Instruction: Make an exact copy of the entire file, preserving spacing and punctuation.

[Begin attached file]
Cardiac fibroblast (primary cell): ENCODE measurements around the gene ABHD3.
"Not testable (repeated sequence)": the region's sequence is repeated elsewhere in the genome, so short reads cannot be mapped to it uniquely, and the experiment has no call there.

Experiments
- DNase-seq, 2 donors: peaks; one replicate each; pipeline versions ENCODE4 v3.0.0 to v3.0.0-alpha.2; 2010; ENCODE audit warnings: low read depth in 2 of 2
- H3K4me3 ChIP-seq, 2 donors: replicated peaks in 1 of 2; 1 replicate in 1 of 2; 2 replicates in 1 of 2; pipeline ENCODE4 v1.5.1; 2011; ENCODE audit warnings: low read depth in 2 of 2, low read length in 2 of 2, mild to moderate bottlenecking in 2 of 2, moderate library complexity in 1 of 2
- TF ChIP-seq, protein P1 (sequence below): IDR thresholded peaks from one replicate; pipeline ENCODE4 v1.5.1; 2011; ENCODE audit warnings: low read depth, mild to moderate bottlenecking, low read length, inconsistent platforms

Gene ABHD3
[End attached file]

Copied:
Cardiac fibroblast (primary cell): ENCODE measurements around the gene ABHD3.
"Not testable (repeated sequence)": the region's sequence is repeated elsewhere in the genome, so short reads cannot be mapped to it uniquely, and the experiment has no call there.

Experiments
- DNase-seq, 2 donors: peaks; one replicate each; pipeline versions ENCODE4 v3.0.0 to v3.0.0-alpha.2; 2010; ENCODE audit warnings: low read depth in 2 of 2
- H3K4me3 ChIP-seq, 2 donors: replicated peaks in 1 of 2; 1 replicate in 1 of 2; 2 replicates in 1 of 2; pipeline ENCODE4 v1.5.1; 2011; ENCODE audit warnings: low read depth in 2 of 2, low read length in 2 of 2, mild to moderate bottlenecking in 2 of 2, moderate library complexity in 1 of 2
- TF ChIP-seq, protein P1 (sequence below): IDR thresholded peaks from one replicate; pipeline ENCODE4 v1.5.1; 2011; ENCODE audit warnings: low read depth, mild to moderate bottlenecking, low read length, inconsistent platforms

Gene ABHD3